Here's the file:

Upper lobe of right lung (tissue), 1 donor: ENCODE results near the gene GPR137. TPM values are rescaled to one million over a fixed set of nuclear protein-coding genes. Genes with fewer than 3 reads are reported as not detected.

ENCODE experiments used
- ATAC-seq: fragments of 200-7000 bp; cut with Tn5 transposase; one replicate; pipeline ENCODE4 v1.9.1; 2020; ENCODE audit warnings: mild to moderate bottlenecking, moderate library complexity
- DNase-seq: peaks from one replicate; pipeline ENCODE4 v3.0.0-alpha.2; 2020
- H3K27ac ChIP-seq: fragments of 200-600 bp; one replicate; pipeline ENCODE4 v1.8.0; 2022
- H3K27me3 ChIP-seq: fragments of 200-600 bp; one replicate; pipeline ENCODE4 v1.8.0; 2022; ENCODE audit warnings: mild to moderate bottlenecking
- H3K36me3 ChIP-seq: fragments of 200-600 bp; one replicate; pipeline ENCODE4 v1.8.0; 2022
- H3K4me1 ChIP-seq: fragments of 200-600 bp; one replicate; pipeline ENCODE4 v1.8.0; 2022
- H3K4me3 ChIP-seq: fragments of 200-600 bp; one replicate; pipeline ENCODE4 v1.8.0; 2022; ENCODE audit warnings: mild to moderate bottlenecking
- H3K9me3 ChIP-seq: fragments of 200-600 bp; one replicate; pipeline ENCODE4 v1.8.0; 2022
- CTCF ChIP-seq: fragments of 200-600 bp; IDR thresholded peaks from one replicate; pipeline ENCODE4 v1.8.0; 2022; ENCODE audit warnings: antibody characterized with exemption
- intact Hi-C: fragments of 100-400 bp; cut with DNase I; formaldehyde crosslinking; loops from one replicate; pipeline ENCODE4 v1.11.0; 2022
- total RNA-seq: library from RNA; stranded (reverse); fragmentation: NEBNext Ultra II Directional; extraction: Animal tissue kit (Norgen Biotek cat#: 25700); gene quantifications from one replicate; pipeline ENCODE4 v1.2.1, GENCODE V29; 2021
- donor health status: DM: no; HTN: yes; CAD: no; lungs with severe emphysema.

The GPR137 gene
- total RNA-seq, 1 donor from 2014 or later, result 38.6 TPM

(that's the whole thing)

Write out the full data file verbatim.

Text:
Upper lobe of right lung (tissue), 1 donor: ENCODE results near the gene GPR137. TPM values are rescaled to one million over a fixed set of nuclear protein-coding genes. Genes with fewer than 3 reads are reported as not detected.

ENCODE experiments used
- ATAC-seq: fragments of 200-7000 bp; cut with Tn5 transposase; one replicate; pipeline ENCODE4 v1.9.1; 2020; ENCODE audit warnings: mild to moderate bottlenecking, moderate library complexity
- DNase-seq: peaks from one replicate; pipeline ENCODE4 v3.0.0-alpha.2; 2020
- H3K27ac ChIP-seq: fragments of 200-600 bp; one replicate; pipeline ENCODE4 v1.8.0; 2022
- H3K27me3 ChIP-seq: fragments of 200-600 bp; one replicate; pipeline ENCODE4 v1.8.0; 2022; ENCODE audit warnings: mild to moderate bottlenecking
- H3K36me3 ChIP-seq: fragments of 200-600 bp; one replicate; pipeline ENCODE4 v1.8.0; 2022
- H3K4me1 ChIP-seq: fragments of 200-600 bp; one replicate; pipeline ENCODE4 v1.8.0; 2022
- H3K4me3 ChIP-seq: fragments of 200-600 bp; one replicate; pipeline ENCODE4 v1.8.0; 2022; ENCODE audit warnings: mild to moderate bottlenecking
- H3K9me3 ChIP-seq: fragments of 200-600 bp; one replicate; pipeline ENCODE4 v1.8.0; 2022
- CTCF ChIP-seq: fragments of 200-600 bp; IDR thresholded peaks from one replicate; pipeline ENCODE4 v1.8.0; 2022; ENCODE audit warnings: antibody characterized with exemption
- intact Hi-C: fragments of 100-400 bp; cut with DNase I; formaldehyde crosslinking; loops from one replicate; pipeline ENCODE4 v1.11.0; 2022
- total RNA-seq: library from RNA; stranded (reverse); fragmentation: NEBNext Ultra II Directional; extraction: Animal tissue kit (Norgen Biotek cat#: 25700); gene quantifications from one replicate; pipeline ENCODE4 v1.2.1, GENCODE V29; 2021
- donor health status: DM: no; HTN: yes; CAD: no; lungs with severe emphysema.

The GPR137 gene
- total RNA-seq, 1 donor from 2014 or later, result 38.6 TPM